As known in the art, in nucleic acid hybridization reactions, the conditions used to achieve a particular level of stringency will vary, depending on the nature of the nucleic acids being hybridized. For example, the length, degree of complementarity, nucleotide sequence composition (for example, relative GC:AT content), and nucleic acid type, i.e., whether the oligonucleotide or the target nucleic acid sequence is DNA or RNA, can be considered in selecting hybridization conditions. An additional consideration is whether one of the nucleic acids is immobilized, for example, on a filter. Methods for selecting appropriate stringency conditions can be determined empirically or estimated using various formulas, and are well known in the art (see, for example, Sambrook et al., supra, 1989).

An example of progressively higher stringency conditions is as follows: 2×SSC/0.1% SDS at about room temperature (hybridization conditions); 0.2×SSC/0.1% SDS at about room temperature (low stringency conditions); 0.2×SSC/0.1% SDS at about 42° C. (moderate stringency conditions); and 0.1×SSC at about 68° C. (high stringency conditions). Washing can be carried out using only one of these conditions, for example, high stringency conditions, or each of the conditions can be used, for example, for 10 to 15 minutes each, in the order listed above, repeating any or all of the steps listed.

The degree of methylation in the DNA associated with the gene or genes for which the presence or absence of LOI is being assessed, may be measured by fluorescent in situ hybridization (FISH) by means of probes which identify and differentiate between genomic DNAs, associated with the gene for which the presence or absence of LOI is being assessed, which exhibit different degrees of DNA methylation. FISH is described in the Human chromosomes: principles and techniques (Editors, Ram S. Verma, Arvind Babu Verma, Ram S.) 2nd ed., New York: McGraw-Hill, 1995, and de Capoa A., Di Leandro M., Grappelli C., Menendez F., Poggesi I., Giancotti P., Marotta, M. R., Spano A., Rocchi M., Archidiacono N., Niveleau A. Computer-assisted analysis of methylation status of individual interphase nuclei in human cultured cells. Cytometry. 31:85-92, 1998 which is incorporated herein by reference. In this case, the biological sample will typically be any which contains sufficient whole cells or nuclei to perform short term culture. Usually, the sample will be a tissue sample that contains 10 to 10,000, or, for example, 100 to 10,000, whole somatic cells.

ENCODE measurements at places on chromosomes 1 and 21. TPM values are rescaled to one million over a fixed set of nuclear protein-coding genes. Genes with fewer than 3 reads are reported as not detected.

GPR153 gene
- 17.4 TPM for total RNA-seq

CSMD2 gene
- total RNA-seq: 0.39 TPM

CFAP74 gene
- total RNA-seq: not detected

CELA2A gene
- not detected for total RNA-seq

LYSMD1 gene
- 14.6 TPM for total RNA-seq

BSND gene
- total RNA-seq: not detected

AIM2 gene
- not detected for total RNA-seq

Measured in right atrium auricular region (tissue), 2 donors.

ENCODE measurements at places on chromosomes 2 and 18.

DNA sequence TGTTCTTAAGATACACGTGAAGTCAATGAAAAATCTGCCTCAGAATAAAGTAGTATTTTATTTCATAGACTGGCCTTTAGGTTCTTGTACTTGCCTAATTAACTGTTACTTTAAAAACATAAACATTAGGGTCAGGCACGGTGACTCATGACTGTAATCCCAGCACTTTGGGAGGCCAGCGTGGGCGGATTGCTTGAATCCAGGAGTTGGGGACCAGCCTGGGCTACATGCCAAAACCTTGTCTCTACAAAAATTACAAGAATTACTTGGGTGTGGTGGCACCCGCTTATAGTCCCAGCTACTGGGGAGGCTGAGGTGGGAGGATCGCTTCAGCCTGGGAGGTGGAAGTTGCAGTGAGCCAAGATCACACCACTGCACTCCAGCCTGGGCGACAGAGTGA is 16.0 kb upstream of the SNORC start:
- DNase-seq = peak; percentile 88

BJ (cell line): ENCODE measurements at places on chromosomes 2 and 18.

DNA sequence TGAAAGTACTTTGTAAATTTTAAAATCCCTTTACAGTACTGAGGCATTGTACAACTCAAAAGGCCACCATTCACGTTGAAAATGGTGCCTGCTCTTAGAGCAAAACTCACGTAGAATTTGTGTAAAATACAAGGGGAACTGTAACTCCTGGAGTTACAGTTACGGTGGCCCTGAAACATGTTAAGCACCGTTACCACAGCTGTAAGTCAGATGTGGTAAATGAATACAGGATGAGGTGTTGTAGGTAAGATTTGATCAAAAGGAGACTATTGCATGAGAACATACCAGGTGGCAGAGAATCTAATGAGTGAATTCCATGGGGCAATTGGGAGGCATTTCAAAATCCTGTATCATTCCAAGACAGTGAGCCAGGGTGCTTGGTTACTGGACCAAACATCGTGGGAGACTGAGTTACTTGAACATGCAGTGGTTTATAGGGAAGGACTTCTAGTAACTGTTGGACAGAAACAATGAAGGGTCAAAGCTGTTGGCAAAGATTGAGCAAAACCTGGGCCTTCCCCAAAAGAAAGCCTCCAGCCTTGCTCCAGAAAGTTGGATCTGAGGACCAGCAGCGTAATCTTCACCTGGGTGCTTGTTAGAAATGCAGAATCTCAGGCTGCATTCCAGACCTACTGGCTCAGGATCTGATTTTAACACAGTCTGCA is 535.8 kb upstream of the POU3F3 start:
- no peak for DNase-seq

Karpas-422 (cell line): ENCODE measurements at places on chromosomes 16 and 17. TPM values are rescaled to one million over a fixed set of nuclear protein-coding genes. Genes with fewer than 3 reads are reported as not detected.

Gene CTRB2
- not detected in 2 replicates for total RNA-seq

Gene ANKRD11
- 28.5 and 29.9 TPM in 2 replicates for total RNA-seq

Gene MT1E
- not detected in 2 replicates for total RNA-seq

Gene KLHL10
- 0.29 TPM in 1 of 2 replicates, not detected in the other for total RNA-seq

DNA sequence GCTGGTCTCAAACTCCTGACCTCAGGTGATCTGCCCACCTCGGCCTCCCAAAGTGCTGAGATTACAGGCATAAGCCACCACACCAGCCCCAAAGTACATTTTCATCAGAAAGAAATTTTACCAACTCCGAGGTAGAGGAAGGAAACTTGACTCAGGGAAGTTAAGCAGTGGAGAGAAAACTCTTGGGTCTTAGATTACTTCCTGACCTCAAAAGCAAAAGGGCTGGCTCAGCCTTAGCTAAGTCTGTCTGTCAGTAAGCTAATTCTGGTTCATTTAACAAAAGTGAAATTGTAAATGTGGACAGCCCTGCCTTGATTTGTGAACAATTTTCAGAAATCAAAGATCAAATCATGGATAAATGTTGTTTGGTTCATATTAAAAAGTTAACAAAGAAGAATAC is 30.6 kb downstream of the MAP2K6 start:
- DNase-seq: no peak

Additionally, as mentioned above, methyl light, methyl heavy, and array-based methylation analysis can be performed, by using bisulfite treated DNA that is then PCR-amplified, against microarrays of oligonucleotide target sequences with the various forms corresponding to unmethylated and methylated DNA.

As mentioned above, methods for detecting LOI can identify altered methylation patterns. However, other methods for detecting LOI are known. For example, certain methods for detecting LOI identify allele-specific gene expression and rely upon the differential transcription of the two alleles. For these methods, RNA is reverse transcribed with reverse transcriptase, and then PCR is performed with PCR primers that span a site within an exon where that site is polymorphic (i.e., normally variable in the population), and this analysis is performed on an individual that is heterozygous (i.e., informative) for the polymorphism. A number of detection schemes can be used to determine whether one or both alleles is expressed. See also, Rainier et al. (1993) Nature 362:747-749; which teaches the assessment of allele-specific expression of IGF2 by reverse transcribing RNA and amplifying cDNA by PCR using new primers that permit a single round rather than nested PCR; Matsuoka et al. (1996) Proc. Natl. Acad Sci USA 93:3026-3030 which teaches the identification of a transcribed polymorphism in p57KIP2; Thompson et al. (1996) Cancer Research 56:5723-5727 which teaches determination of mRNA levels by RPA and RT-PCR analysis of allele-specific expression of p57KIP2; and Lee et al. (1997) Nature Genet. 15:181185 which teaches RT-PCR SSCP analysis of two polymorphic sites. In this case, the biological sample will be any which contains sufficient RNA to permit amplification and subsequent reverse transcription followed by polymerase chain reaction. Typically, the biological sample will be a tissue sample which contains 1 to 10,000,000, 1000 to 10,000,000, or 1,000,000 to 10,000,000, somatic cells.